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Friday, 29 March, 2002, 00:33 GMT
Teen TV viewing 'linked to violence'
Children watching television
The research was carried out over 17 years
Children who watch more than an hour of television a day during their early teens are more likely to be violent in later life, according to new research.

The findings show the extent of the violence, including fights and robberies, increases further if daily TV watching exceeds three hours.

Researchers studied more than 700 people from two upstate New York counties over the course of 17 years to discover if there is a link between television and aggression.

The study's leader, Professor Jeffrey Johnson of Columbia University and the New York State Psychiatric Institute said the findings suggested parents should not let their children watch more than one hour of television a day.

"The evidence has gotten to the point where it's overwhelming," he said.


This is a case of torturing the data to make it fit a theory

Guy Cumberbatch,
Communications Research Group
The findings show that of children who watch less than an hour of television a day at the age of 14, only 5.7% turned to violence between the ages of 16 and 22.

For those who watch between one and three hours, this jumped to 22.8%.

The rate went up again to 28.8% for those who watched more than three hours a day.

The effect was more evident in boys than in girls.

For girls who watched more than three hours TV a day the proportion who became aggressive after the age of 16 was 12.7%, compared to boys at 45.2%.

Research 'flawed'

However, a British expert said the study findings were "highly misleading".

Guy Cumberbatch from the Birmingham-based Communications Research Group said the data had been "tortured to fit a theory".

He said the relatively small number of children who watched less than one hour a day - 88 out of the 700 - represented an extreme which it was unfair to use as a basis of comparison.

"How many families do you know where children watch this amount or less?" he said.

"These are highly unusual families - the kind who are more likely to be taking their children to art galleries and museums.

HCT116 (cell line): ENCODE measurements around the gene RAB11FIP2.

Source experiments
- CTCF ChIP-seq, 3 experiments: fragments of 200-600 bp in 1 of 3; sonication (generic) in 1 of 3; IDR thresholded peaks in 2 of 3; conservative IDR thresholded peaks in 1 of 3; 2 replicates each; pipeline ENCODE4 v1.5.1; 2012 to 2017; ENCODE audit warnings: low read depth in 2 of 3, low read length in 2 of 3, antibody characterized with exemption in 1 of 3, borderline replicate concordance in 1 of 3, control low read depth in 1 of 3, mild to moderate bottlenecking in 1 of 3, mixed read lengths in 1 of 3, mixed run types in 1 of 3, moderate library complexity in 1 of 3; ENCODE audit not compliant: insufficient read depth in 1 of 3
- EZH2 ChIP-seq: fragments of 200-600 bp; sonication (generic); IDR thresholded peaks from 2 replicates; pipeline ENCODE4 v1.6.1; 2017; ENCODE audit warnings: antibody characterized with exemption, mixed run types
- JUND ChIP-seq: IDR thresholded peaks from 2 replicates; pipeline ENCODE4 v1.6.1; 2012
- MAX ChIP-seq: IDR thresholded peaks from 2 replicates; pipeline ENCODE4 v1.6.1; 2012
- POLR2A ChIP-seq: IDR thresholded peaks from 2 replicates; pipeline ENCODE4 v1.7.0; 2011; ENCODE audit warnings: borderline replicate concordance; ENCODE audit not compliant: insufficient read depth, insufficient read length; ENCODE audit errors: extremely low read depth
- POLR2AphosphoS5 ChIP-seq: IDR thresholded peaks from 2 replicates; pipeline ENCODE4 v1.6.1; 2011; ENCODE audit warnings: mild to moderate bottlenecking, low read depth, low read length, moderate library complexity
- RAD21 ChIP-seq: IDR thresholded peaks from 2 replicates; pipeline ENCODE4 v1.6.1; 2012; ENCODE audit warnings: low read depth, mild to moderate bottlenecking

"And there are so few of them compared to the rest of the children studied."

Avid viewer

Mr Johnson said the increase in aggressive behaviour associated with higher television viewing held true both for people who had previous violent incidents and for those who had not shown earlier aggression.

That meant the findings were not merely the result of people already prone to violence being more avid viewers.

Mark I Singer of the Case Western Reserve University in Cleveland, Ohio, in 1988 researched behaviour in youths who watched more than six hours of TV a day.

He has welcomed the new report, calling it an important study which covered a significant period of time and took into account outside influences.

He said one of the most important findings was the relationship between the sexes and their television habits and the likelihood of their turning to violence.

In a commentary accompanying the report, Craig A Anderson and Brad J Bushman of Iowa State University said the findings were "important evidence showing that extensive TV viewing among adolescents and young adults is associated with subsequent aggressive acts".

The effects were "not trivial" and suggested it may be worthwhile to restrict the viewing time of adolescents, they added.

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The BBC's Robert Hall
"It is not so much what you watch, but how much you watch"
See also:

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